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Our mission is to reverse the trend of mass incarceration in Colorado. We are a coalition of nearly 7,000 individual members and over 100 faith and community organizations who have united to stop perpetual prison expansion in Colorado through policy and sentence reform.

Our chief areas of interest include drug policy reform, women in prison, racial injustice, the impact of incarceration on children and families, the problems associated with re-entry and stopping the practice of using private prisons in our state.

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Wednesday, September 10, 2008

Larimer Sheriff Proposes Deep Budget Cuts

BY NATE TAYLOR
NateTaylor @coloradoan.com

Facing what he portrays as a major budget crisis, Larimer County Sheriff Jim Alderden has proposed a series of changes including eliminating metal-detector screenings at the courthouse and "possible quotas" for speeding tickets.

The details are contained in a 17-page letter to the Larimer County Commissioners. Although Alderden is an elected official, the county commissioners decide how much money his office has to spend.

While the Sheriff's Office will get more money from the county's general fund in 2009 than 2008, the office's expenses are increasing at a faster rate. That means, Alderden says, he faces an 8 percent budget cut, or about $2.5 million.

"In order to meet the budgetary guidelines, the Sheriff's Office will rely heavily on revenue enhancement. Significant reductions in service will also be necessary," Alderden wrote in the newest edition of his Bull's-Eye briefing newsletter.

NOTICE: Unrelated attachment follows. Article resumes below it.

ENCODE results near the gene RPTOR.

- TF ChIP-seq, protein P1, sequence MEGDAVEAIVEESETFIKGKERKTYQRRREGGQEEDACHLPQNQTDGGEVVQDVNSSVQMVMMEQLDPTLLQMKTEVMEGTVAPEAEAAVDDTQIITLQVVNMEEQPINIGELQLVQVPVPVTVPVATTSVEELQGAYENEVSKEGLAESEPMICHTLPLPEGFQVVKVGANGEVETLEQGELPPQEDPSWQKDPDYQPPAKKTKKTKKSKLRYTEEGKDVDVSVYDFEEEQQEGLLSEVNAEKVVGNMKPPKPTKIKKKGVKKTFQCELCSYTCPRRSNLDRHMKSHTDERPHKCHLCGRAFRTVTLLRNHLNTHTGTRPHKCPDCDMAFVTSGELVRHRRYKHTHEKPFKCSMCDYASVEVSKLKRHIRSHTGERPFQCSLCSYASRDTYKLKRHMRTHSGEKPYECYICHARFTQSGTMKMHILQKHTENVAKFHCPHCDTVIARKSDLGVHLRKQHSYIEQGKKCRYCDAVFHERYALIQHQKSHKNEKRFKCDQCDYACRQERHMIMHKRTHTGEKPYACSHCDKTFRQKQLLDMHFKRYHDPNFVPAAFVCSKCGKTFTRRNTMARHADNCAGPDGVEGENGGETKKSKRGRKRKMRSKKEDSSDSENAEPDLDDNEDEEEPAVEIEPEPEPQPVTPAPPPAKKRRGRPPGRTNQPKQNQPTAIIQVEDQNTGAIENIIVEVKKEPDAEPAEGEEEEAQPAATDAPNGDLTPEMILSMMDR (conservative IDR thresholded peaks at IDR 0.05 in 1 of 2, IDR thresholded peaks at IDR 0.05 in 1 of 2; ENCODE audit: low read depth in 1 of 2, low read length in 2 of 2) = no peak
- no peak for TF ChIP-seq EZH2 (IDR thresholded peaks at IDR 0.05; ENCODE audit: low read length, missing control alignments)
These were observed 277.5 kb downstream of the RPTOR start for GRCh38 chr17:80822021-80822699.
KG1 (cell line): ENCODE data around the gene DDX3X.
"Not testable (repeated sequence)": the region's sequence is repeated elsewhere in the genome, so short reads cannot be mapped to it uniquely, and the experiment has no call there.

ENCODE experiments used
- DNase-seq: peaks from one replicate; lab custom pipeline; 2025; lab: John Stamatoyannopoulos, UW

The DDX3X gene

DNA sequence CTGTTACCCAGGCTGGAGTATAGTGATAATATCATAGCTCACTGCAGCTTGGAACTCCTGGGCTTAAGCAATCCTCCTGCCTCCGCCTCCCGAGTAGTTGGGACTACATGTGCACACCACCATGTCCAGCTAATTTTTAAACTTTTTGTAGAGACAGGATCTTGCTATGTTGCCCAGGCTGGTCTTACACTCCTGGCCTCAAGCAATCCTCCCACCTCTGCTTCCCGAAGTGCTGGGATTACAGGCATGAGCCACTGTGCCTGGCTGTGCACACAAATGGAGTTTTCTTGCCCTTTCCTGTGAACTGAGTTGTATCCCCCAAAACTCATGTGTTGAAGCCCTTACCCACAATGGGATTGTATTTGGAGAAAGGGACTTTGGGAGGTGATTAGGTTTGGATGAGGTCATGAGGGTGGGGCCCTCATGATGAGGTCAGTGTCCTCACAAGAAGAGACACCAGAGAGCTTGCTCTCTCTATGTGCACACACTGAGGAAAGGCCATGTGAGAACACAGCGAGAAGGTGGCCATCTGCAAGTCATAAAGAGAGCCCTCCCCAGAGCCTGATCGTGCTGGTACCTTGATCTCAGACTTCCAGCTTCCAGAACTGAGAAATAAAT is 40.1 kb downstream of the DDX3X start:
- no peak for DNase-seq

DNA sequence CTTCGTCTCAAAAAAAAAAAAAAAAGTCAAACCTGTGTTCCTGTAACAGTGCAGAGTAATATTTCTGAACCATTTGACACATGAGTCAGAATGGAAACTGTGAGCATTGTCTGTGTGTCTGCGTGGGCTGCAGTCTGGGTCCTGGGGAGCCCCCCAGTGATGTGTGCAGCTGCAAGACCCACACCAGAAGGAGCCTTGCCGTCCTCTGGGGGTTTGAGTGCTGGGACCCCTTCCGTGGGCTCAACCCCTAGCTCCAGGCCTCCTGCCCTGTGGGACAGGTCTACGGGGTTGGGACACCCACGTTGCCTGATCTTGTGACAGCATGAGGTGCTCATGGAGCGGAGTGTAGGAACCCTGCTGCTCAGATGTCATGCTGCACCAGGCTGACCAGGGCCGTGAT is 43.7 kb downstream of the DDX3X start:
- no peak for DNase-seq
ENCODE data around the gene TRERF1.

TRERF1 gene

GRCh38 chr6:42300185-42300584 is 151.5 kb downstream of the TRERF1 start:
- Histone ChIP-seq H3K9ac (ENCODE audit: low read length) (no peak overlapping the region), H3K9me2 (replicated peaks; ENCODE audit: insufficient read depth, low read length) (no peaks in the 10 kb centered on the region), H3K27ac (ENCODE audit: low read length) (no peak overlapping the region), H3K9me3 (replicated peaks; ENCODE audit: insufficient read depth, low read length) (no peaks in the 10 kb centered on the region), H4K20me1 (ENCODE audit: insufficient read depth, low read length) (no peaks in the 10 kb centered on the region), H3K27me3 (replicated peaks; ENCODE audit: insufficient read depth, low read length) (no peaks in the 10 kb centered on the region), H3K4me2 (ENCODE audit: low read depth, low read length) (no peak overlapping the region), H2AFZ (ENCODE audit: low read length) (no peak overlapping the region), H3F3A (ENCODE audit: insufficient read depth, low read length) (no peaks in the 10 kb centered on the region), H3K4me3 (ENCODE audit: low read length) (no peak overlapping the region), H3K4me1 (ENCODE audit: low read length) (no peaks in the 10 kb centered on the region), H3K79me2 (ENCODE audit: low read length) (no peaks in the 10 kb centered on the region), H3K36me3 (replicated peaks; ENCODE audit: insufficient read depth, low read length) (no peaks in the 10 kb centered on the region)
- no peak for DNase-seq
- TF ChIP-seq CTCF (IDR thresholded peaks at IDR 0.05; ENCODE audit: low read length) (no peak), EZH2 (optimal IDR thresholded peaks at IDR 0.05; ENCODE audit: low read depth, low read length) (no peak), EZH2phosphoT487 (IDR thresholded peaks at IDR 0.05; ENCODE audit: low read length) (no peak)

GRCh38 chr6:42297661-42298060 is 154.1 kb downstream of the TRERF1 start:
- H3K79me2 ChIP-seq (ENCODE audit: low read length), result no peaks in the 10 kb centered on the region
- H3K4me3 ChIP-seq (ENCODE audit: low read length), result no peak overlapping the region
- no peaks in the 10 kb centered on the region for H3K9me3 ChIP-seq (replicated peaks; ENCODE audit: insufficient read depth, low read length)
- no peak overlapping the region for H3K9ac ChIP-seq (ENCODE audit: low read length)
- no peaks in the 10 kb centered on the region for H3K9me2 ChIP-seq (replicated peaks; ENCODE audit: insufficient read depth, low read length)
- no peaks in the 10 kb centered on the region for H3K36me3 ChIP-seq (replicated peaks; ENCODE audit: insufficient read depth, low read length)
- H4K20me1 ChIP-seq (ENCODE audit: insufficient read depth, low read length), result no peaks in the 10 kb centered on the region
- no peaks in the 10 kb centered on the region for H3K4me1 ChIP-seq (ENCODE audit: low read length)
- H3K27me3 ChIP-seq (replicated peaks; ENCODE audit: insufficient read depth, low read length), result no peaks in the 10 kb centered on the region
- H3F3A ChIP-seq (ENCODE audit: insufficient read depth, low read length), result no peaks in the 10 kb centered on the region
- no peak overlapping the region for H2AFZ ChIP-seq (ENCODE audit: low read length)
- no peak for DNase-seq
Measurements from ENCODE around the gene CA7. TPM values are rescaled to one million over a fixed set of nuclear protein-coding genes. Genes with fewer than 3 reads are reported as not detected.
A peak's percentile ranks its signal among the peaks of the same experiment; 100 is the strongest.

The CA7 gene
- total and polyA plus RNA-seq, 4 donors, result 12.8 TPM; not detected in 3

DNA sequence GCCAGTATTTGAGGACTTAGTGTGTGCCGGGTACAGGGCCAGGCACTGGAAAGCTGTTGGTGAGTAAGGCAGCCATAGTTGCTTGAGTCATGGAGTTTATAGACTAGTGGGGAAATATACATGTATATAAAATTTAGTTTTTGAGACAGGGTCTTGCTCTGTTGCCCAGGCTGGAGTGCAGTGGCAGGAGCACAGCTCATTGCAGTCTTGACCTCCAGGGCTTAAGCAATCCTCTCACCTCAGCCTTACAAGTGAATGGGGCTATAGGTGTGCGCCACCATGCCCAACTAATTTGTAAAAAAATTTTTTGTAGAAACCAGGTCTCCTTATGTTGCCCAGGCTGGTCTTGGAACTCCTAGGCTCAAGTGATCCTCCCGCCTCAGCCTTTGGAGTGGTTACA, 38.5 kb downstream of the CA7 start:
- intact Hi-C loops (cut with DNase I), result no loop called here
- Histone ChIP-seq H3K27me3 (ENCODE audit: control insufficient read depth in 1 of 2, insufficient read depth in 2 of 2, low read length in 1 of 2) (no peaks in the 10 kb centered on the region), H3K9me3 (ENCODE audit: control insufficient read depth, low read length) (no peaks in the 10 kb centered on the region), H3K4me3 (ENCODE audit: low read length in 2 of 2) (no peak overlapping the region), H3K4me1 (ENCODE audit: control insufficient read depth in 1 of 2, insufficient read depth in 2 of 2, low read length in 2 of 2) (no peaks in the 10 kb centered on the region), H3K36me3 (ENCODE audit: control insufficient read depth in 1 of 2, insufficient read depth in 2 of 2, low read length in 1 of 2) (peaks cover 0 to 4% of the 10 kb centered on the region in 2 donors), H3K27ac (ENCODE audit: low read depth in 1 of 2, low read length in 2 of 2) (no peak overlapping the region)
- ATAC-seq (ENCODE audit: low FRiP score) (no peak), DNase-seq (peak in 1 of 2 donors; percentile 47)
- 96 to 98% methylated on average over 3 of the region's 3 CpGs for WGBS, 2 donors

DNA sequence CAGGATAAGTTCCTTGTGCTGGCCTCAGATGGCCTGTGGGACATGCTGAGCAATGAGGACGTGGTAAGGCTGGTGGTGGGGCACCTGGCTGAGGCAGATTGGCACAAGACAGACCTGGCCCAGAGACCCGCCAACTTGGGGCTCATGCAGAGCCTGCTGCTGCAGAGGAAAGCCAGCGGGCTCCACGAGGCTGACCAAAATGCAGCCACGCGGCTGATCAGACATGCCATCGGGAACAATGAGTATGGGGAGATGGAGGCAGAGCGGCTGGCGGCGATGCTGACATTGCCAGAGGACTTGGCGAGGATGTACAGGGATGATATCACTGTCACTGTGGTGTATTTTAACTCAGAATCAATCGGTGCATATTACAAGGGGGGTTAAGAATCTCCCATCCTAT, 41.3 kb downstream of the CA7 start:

Among the proposals floated by Alderden:

> Capping the county jail population at 460, and dropping virtually all optional training programs for inmates.

> Cutting a patrol deputy and replacing that position with a crime analyst.

> Eliminating a half-time position for a deputy who serves eviction papers.

> Cutting funding for a private security firm to conduct screenings at the Larimer County Court-house in Fort Collins. Deputies would still patrol the building, but people entering the building would no longer be screened for weapons or illegal drugs.

"He's reached into as many small pots as possible and now he's got to go to the big pots," Larimer County Commissioner Kathay Rennels said, referring to the idea to cut courthouse security. "I can't criticize somebody with budget cuts for going to the easiest way to save money."

Coloradoan

2 comments:

Anonymous said...

Cutting court house security is a must. First it violates a citizen's right to enter property owned by the people.
Second, i do not believe the citizens ever voted in favor of the security in the first place.
Third, when a county the size of Lairmer has a jail population of 460 or more people some thing is bad wrong. djw

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